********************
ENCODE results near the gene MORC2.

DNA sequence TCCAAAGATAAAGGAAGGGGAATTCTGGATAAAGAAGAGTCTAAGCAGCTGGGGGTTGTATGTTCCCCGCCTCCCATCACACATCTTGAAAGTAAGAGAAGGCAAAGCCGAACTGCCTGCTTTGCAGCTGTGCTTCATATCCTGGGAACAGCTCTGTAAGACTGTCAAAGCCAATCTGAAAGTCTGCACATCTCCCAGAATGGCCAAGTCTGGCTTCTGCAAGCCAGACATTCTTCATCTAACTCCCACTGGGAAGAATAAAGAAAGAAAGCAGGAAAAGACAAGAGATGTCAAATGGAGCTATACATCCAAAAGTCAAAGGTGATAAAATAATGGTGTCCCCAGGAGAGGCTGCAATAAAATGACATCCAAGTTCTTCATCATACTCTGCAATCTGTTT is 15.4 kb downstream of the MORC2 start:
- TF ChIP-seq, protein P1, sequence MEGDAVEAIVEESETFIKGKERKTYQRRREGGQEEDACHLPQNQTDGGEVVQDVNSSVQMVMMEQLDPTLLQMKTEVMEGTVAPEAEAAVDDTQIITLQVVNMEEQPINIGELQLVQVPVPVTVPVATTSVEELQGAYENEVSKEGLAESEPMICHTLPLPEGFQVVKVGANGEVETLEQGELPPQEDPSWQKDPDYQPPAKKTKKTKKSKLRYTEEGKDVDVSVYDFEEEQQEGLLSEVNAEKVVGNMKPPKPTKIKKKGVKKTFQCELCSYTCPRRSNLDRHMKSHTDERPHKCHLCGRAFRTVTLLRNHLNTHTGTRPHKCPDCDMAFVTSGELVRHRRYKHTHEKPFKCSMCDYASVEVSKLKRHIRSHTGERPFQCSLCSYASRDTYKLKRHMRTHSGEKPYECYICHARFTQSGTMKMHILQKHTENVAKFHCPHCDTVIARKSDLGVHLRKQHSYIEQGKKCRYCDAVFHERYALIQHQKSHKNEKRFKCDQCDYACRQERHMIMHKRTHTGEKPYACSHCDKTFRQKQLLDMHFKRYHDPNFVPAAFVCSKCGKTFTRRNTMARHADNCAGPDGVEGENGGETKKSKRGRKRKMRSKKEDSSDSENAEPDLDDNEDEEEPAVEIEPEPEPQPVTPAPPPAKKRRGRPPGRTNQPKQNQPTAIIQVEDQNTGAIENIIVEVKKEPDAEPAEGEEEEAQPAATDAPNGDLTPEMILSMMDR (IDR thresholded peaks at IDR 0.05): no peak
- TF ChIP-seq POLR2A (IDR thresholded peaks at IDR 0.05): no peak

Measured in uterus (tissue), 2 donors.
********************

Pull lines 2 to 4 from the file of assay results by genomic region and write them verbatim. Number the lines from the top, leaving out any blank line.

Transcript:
DNA sequence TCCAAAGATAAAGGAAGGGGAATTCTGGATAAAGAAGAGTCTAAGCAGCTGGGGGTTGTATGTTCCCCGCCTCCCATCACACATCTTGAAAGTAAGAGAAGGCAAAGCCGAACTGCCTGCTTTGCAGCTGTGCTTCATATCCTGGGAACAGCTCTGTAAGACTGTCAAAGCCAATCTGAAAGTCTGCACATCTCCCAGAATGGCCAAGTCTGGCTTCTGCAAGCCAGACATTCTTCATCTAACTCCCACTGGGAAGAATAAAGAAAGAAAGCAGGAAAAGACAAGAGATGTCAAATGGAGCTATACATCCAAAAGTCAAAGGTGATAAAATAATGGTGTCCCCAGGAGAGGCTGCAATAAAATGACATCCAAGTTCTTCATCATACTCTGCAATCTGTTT is 15.4 kb downstream of the MORC2 start:
- TF ChIP-seq, protein P1, sequence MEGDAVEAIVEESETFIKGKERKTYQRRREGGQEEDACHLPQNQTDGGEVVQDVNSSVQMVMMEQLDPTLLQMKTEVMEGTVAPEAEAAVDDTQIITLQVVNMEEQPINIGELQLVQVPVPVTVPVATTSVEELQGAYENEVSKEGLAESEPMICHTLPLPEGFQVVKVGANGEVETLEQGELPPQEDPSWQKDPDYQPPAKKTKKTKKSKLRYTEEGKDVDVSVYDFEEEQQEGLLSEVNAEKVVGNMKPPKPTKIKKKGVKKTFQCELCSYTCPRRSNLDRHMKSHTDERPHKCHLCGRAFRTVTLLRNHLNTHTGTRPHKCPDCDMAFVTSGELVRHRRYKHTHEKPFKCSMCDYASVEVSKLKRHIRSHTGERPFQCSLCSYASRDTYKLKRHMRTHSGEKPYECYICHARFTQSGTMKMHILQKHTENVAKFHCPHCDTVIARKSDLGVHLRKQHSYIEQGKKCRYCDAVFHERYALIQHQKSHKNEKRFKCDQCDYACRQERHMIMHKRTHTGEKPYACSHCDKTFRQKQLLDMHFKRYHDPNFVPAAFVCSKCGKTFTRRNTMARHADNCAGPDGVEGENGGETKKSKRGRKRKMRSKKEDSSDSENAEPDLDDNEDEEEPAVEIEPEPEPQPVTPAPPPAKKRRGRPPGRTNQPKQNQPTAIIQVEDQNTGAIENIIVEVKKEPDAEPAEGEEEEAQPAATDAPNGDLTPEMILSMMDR (IDR thresholded peaks at IDR 0.05): no peak
- TF ChIP-seq POLR2A (IDR thresholded peaks at IDR 0.05): no peak